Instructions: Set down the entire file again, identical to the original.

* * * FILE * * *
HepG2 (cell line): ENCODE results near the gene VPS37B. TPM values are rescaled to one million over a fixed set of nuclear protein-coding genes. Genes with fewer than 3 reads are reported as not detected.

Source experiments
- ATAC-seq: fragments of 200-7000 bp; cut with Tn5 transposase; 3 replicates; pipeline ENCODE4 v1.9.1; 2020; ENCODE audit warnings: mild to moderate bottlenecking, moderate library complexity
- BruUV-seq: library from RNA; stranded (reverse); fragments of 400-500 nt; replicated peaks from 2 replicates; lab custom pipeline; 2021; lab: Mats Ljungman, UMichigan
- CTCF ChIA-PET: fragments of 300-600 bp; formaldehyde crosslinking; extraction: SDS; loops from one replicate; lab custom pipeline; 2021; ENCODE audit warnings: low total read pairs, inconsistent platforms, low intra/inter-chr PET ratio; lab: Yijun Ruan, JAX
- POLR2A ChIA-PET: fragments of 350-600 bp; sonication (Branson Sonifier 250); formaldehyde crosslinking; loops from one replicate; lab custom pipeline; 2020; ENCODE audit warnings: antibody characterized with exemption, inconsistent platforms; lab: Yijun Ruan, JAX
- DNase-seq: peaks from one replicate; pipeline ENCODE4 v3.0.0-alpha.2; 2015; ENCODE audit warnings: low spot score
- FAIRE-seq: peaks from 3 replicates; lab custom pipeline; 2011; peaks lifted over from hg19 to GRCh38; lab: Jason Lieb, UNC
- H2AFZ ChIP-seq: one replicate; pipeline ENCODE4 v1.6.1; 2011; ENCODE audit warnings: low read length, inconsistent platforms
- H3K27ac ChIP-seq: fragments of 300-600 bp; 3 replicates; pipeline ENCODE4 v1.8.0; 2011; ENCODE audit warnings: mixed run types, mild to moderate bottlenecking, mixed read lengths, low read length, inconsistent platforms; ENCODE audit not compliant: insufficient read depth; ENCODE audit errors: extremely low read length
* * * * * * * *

HepG2 (cell line): ENCODE results near the gene VPS37B. TPM values are rescaled to one million over a fixed set of nuclear protein-coding genes. Genes with fewer than 3 reads are reported as not detected.

Source experiments
- ATAC-seq: fragments of 200-7000 bp; cut with Tn5 transposase; 3 replicates; pipeline ENCODE4 v1.9.1; 2020; ENCODE audit warnings: mild to moderate bottlenecking, moderate library complexity
- BruUV-seq: library from RNA; stranded (reverse); fragments of 400-500 nt; replicated peaks from 2 replicates; lab custom pipeline; 2021; lab: Mats Ljungman, UMichigan
- CTCF ChIA-PET: fragments of 300-600 bp; formaldehyde crosslinking; extraction: SDS; loops from one replicate; lab custom pipeline; 2021; ENCODE audit warnings: low total read pairs, inconsistent platforms, low intra/inter-chr PET ratio; lab: Yijun Ruan, JAX
- POLR2A ChIA-PET: fragments of 350-600 bp; sonication (Branson Sonifier 250); formaldehyde crosslinking; loops from one replicate; lab custom pipeline; 2020; ENCODE audit warnings: antibody characterized with exemption, inconsistent platforms; lab: Yijun Ruan, JAX
- DNase-seq: peaks from one replicate; pipeline ENCODE4 v3.0.0-alpha.2; 2015; ENCODE audit warnings: low spot score
- FAIRE-seq: peaks from 3 replicates; lab custom pipeline; 2011; peaks lifted over from hg19 to GRCh38; lab: Jason Lieb, UNC
- H2AFZ ChIP-seq: one replicate; pipeline ENCODE4 v1.6.1; 2011; ENCODE audit warnings: low read length, inconsistent platforms
- H3K27ac ChIP-seq: fragments of 300-600 bp; 3 replicates; pipeline ENCODE4 v1.8.0; 2011; ENCODE audit warnings: mixed run types, mild to moderate bottlenecking, mixed read lengths, low read length, inconsistent platforms; ENCODE audit not compliant: insufficient read depth; ENCODE audit errors: extremely low read length